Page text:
Taking a discovery to market is one of the most exciting aspects of a research career. That’s the case for students working in Professor Anantharaman Kumarakrishnan's laboratory research team in the Department of Physics and Astronomy in the Faculty of Science at York University.
The group has been developing a new class of lasers known as continuous wave lasers that are more cost efficient to manufacture and have a better stability than traditional lasers used in gravimetry, a highly precise technique involving measurements of gravitational acceleration that is used in natural resource exploration.
“This is a student driven project,” says Kumarakrishnan (who goes by Kumar) explaining that students in his lab felt they could significantly refine the current technology. Under his guidance they did just that and encouraged by Kumar, the students are now involved in the commercialization of their new laser. “It is very important to learn the all the steps in this process," says Kumar, noting they have filed a patent for their new laser.
The group has developed a highly stable laser … that is less expensive than previous models and it performs just as well.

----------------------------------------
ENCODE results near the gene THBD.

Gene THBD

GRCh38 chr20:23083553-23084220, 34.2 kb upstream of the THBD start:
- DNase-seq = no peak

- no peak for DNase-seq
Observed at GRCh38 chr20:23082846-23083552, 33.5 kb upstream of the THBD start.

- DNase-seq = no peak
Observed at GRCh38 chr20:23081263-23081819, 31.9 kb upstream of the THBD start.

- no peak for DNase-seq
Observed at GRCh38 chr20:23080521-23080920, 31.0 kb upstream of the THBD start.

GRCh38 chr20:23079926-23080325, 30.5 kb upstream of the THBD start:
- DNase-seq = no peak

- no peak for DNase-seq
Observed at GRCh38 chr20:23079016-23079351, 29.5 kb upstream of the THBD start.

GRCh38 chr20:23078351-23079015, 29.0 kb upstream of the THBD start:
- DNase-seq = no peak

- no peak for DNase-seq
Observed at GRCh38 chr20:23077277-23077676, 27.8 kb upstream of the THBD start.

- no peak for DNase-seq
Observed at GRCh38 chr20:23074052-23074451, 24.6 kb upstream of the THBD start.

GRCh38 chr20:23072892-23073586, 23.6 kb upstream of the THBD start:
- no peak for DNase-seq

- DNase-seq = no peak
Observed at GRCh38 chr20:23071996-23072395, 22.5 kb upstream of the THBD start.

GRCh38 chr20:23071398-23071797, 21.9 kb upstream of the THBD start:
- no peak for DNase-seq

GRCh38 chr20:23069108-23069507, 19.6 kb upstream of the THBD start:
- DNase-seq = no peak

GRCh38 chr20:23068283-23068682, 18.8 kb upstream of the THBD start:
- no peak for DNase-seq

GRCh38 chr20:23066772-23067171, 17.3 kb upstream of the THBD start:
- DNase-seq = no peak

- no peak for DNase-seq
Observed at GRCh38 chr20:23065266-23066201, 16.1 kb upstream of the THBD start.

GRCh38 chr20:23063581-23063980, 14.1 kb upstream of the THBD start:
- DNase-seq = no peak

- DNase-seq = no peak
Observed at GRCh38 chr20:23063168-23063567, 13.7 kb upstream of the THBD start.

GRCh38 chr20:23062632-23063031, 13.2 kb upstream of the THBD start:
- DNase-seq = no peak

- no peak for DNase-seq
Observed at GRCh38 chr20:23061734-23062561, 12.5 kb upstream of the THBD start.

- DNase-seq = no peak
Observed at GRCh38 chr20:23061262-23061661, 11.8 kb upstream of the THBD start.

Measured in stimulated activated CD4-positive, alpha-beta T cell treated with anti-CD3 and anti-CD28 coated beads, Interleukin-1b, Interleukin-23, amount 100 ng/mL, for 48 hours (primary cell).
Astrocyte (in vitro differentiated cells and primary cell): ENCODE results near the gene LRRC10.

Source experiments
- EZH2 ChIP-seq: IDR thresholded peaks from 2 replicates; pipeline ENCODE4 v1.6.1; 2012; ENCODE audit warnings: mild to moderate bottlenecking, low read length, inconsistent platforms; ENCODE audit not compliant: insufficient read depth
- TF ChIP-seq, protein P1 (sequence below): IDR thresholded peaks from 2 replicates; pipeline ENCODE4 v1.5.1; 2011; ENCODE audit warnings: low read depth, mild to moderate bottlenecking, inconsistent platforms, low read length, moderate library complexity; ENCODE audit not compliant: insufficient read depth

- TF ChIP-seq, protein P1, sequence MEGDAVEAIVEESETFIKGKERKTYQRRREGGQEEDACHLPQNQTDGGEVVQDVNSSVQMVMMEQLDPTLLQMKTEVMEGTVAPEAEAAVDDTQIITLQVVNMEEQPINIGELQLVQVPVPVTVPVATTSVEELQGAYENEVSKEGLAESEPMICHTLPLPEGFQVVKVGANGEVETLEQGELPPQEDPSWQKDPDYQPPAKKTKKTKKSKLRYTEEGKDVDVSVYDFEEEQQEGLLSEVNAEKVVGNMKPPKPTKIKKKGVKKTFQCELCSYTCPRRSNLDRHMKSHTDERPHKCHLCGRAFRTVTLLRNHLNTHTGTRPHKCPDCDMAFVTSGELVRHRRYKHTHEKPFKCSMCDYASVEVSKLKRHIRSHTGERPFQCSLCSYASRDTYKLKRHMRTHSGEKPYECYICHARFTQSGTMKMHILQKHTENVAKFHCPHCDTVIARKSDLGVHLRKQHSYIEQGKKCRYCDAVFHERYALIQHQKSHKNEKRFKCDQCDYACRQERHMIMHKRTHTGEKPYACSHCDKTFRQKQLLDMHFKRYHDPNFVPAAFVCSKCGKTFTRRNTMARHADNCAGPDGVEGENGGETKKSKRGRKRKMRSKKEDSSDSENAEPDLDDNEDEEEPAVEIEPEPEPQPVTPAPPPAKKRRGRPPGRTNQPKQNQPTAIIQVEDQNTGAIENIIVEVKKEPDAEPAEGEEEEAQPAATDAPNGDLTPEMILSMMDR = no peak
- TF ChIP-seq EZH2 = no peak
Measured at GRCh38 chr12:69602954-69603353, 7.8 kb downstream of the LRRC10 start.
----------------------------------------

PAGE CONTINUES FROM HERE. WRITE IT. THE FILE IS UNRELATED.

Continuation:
The group has developed a highly stable laser with applications ranging from studies of ultracold atoms to industrial instrumentation that is less expensive than previous models and it performs just as well, says Kumar. “Consider a clock, when you make a clock, the only way to know if that clock is any good is to compare it to better clock. That’s what we have done by comparing this laser with other laser standards.”
Kumar and his research group are building on a previous round of funding for laser development amounting to $169,000 awarded from the Natural Sciences & Engineering Research Council of Canada (NSERC) and the Ontario Centres for Excellence (OCE), which they received in 2013-14 to successfully secure additional support amounting to $110,000 through the NSERC Idea to Innovation Fund, and an and OCE Voucher for Innovation and Productivity programs to continue the refinement of their laser prototypes.
The laser systems have established a reliable record of performance and commercialization will be undertaken by a York-based and York-owned startup company — Northwood Photonics — involving several members of Kumar’s research team. Assisting them every step of the way has been Hassan Jaferi, York University’s manager of commercialization.
“It’s really a case of taking a discovery that is more efficient and less expensive from lab to market,” says Kumar. And while it is a niche technology, he adds, the learning outcomes and life lessons are enormous for students who are involved in every stage of the commercialization process in a highly relevant experiential education initiative.
To learn more, visit the Kumar lab online.
Provided by yFile.